£15,000 DARE Art Prize winner 2018-19 announced
An artist who explores the meeting of human perception and Artificial Intelligence has been selected as the winner of the 2018-19 DARE Art Prize by Opera North and the University.
Anna Ridler, Drawing With Sound
Working with scientists at the University, Anna Ridler will explore the functions of memory and the roles of the left and right sides of the brain, and how their operation might be embodied in a work of art.
Aimed at challenging artists and scientists to work together on new approaches to the creative process, the £15,000 DARE Art Prize was launched last year as part of the DARE partnership between Opera North and the University, which has become a globally recognised model for collaborations between the arts and higher education.
Annas practice brings together technology, literature and drawing with her longstanding interests in neurology and machine learning, to create both art and critical writing. She is interested in making works that use technology or science not for their own sake, but rather as tools to talk about other things such as memory, love or decay. Previous works have included teaching an Artificial Intelligence how to draw in her style, and using augmented reality to uncover a hidden love story in documents uploaded to Wikileaks.
Last year Anna worked with composer Benjamin Heim on Drawing with Sound, training a neural network to recognise shapes that she drew in charcoal via a pair of glasses fitted with a webcam, then to interpret these forms as sounds developed by Heim from a recording of a soprano singing. She has also collaborated with quantum physicists at the University of Bristol and Artificial Intelligence research scientists in the commercial sphere. Over the year of her DARE Art Prize commission, Anna plans to work with scientists in the Language and Memory Laboratory, and the wider School of Psychology.
Anna comments: "Using technology as an integral part of the process, the idea of memory and remembering is something that I try to explore in my work. What is it? How does it work? What can we do to trigger memories? How and why do we forget?
"I want to connect the intangible with the tangible world. For many people the concept of memory and remembering remains a very abstract thing, and visual art can help to convey these experiences and processes that might otherwise be obscure. Im excited to have this opportunity to meet scientists on their own ground, to engage with people from different disciplines and to bring the arts and science together in a final outcome."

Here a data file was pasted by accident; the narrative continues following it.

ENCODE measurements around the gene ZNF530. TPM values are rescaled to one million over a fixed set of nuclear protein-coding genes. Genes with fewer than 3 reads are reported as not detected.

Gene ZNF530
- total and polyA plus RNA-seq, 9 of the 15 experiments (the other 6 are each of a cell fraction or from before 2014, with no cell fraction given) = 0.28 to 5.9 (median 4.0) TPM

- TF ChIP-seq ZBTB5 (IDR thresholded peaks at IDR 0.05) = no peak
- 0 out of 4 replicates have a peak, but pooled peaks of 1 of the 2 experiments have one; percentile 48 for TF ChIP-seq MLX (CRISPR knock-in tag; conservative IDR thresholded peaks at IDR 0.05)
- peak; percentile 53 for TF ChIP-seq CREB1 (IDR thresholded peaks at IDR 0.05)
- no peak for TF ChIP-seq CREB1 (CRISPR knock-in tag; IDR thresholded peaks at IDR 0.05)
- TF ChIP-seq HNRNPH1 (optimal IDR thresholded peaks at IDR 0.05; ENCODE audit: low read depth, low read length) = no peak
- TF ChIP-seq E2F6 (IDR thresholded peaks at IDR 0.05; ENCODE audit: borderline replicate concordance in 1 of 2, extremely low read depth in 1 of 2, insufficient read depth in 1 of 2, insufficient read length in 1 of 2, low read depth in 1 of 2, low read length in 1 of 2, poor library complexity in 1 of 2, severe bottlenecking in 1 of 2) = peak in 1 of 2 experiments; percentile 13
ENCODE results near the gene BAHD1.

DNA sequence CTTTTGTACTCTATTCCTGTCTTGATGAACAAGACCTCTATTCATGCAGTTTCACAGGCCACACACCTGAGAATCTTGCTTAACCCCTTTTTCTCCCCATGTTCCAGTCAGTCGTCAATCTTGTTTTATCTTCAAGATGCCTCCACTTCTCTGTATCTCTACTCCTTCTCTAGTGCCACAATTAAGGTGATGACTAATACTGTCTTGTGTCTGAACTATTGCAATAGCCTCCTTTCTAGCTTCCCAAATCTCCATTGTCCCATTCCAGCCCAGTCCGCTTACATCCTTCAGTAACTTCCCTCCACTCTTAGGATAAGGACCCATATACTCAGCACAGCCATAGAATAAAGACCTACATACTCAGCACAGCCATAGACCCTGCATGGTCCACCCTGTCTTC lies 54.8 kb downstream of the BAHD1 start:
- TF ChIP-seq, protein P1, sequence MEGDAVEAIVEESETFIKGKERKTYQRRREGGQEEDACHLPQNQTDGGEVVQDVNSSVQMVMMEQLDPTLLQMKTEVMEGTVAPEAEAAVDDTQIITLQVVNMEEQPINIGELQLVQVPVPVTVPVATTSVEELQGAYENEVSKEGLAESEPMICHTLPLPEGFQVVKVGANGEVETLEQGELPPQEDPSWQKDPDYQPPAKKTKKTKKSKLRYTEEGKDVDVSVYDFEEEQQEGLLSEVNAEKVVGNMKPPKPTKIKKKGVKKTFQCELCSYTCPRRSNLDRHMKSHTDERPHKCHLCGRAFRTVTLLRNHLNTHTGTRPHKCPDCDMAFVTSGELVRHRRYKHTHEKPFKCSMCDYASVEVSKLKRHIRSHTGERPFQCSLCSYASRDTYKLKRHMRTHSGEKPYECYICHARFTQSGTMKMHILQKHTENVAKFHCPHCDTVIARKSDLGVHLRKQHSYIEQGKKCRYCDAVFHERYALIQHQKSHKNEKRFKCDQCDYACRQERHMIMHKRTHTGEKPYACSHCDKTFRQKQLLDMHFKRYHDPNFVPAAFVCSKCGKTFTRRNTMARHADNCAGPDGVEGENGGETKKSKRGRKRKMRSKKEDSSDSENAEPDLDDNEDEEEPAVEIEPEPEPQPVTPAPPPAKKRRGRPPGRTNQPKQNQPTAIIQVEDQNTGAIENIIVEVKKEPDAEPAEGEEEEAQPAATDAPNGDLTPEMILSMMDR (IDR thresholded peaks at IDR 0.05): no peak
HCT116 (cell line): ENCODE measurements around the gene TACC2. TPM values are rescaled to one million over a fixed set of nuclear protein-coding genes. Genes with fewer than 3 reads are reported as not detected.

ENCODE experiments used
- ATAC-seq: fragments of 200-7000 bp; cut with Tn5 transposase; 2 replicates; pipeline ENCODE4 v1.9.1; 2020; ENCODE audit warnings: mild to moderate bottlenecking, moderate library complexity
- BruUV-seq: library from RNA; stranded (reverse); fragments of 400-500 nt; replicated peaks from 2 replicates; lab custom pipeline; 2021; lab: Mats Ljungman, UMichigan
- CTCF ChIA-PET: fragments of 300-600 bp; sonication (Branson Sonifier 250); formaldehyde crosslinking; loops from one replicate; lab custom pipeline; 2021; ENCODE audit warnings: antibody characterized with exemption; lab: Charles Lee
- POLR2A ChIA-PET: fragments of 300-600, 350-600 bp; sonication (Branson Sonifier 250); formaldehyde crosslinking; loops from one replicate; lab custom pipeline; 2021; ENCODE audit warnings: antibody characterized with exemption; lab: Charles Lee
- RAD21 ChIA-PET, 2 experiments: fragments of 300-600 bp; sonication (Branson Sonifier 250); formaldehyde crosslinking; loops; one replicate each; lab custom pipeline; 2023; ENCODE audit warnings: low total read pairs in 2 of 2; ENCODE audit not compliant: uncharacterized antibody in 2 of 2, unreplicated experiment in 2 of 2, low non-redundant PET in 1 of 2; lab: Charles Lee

Applications for the Prize were received from artists in all media from around the world, and the shortlisted proposals included a large-scale mirage produced by heat haze, a brain-computer interface that would record and perform music without the composer lifting a finger, and a score for opera singers and reggae vocalists produced using algorithms that simulated symbiotic processes in the natural world. The winning entry was selected by a panel comprising Opera Norths Projects Director Dominic Gray, Professor John Ladbury, Executive Dean of the Faculty of Biological Sciences at the University, and science and culture consultant Lisa Jamieson, former Head of Engaging Science at Wellcome.
Professor John Ladbury comments: "The collaborative proposals submitted for the second DARE Prize have shown once again that the thinking and experiences of artists and scientists are not mutually exclusive as they are often thought to be, and in some areas they maintain a symbiotic relationship.
"I was really impressed by the inventiveness shown by this years applicants, and Anna was especially engaging and open-minded. The left and right sides of the brain should both be explored by the art world."
Following a year of research into low-frequency sound, climatology and the paranormal, the winner of the inaugural DARE Art Prize, composer and sound artist Samuel Hertz, will present his final work in the Howard Assembly Room at Opera North, Leeds on 14 April. Focusing on inaudible infrasound as a way of illustrating complex relationships between humans and environments, it will comprise electro-acoustic pieces for small ensembles, video, live electronics, performance and mixed-media installations.Posted in: University news